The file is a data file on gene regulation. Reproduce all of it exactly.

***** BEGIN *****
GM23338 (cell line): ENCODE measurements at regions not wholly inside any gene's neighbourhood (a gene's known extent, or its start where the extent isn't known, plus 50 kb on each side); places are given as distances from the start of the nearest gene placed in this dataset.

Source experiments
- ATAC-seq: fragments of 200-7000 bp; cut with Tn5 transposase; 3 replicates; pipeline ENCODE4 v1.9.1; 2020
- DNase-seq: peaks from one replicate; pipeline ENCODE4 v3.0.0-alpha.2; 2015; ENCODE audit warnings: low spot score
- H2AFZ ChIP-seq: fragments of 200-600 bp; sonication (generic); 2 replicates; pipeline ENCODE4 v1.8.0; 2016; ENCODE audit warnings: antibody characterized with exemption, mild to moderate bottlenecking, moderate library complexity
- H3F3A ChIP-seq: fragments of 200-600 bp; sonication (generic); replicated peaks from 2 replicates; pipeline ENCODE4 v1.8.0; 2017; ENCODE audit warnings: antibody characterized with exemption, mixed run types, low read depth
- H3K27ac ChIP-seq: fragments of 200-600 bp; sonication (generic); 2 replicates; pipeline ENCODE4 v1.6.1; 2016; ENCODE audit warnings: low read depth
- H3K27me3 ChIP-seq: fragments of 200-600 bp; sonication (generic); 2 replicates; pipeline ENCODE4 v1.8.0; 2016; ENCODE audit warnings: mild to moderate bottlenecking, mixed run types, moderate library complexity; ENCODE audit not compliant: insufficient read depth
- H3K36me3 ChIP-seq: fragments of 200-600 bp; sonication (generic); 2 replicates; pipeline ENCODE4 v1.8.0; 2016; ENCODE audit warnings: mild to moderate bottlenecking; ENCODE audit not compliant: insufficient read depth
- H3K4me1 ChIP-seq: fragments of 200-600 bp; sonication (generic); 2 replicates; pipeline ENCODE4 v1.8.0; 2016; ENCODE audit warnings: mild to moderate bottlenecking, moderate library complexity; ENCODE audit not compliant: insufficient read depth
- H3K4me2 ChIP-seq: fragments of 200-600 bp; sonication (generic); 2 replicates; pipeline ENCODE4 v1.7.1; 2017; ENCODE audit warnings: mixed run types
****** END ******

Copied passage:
GM23338 (cell line): ENCODE measurements at regions not wholly inside any gene's neighbourhood (a gene's known extent, or its start where the extent isn't known, plus 50 kb on each side); places are given as distances from the start of the nearest gene placed in this dataset.

Source experiments
- ATAC-seq: fragments of 200-7000 bp; cut with Tn5 transposase; 3 replicates; pipeline ENCODE4 v1.9.1; 2020
- DNase-seq: peaks from one replicate; pipeline ENCODE4 v3.0.0-alpha.2; 2015; ENCODE audit warnings: low spot score
- H2AFZ ChIP-seq: fragments of 200-600 bp; sonication (generic); 2 replicates; pipeline ENCODE4 v1.8.0; 2016; ENCODE audit warnings: antibody characterized with exemption, mild to moderate bottlenecking, moderate library complexity
- H3F3A ChIP-seq: fragments of 200-600 bp; sonication (generic); replicated peaks from 2 replicates; pipeline ENCODE4 v1.8.0; 2017; ENCODE audit warnings: antibody characterized with exemption, mixed run types, low read depth
- H3K27ac ChIP-seq: fragments of 200-600 bp; sonication (generic); 2 replicates; pipeline ENCODE4 v1.6.1; 2016; ENCODE audit warnings: low read depth
- H3K27me3 ChIP-seq: fragments of 200-600 bp; sonication (generic); 2 replicates; pipeline ENCODE4 v1.8.0; 2016; ENCODE audit warnings: mild to moderate bottlenecking, mixed run types, moderate library complexity; ENCODE audit not compliant: insufficient read depth
- H3K36me3 ChIP-seq: fragments of 200-600 bp; sonication (generic); 2 replicates; pipeline ENCODE4 v1.8.0; 2016; ENCODE audit warnings: mild to moderate bottlenecking; ENCODE audit not compliant: insufficient read depth
- H3K4me1 ChIP-seq: fragments of 200-600 bp; sonication (generic); 2 replicates; pipeline ENCODE4 v1.8.0; 2016; ENCODE audit warnings: mild to moderate bottlenecking, moderate library complexity; ENCODE audit not compliant: insufficient read depth
- H3K4me2 ChIP-seq: fragments of 200-600 bp; sonication (generic); 2 replicates; pipeline ENCODE4 v1.7.1; 2017; ENCODE audit warnings: mixed run types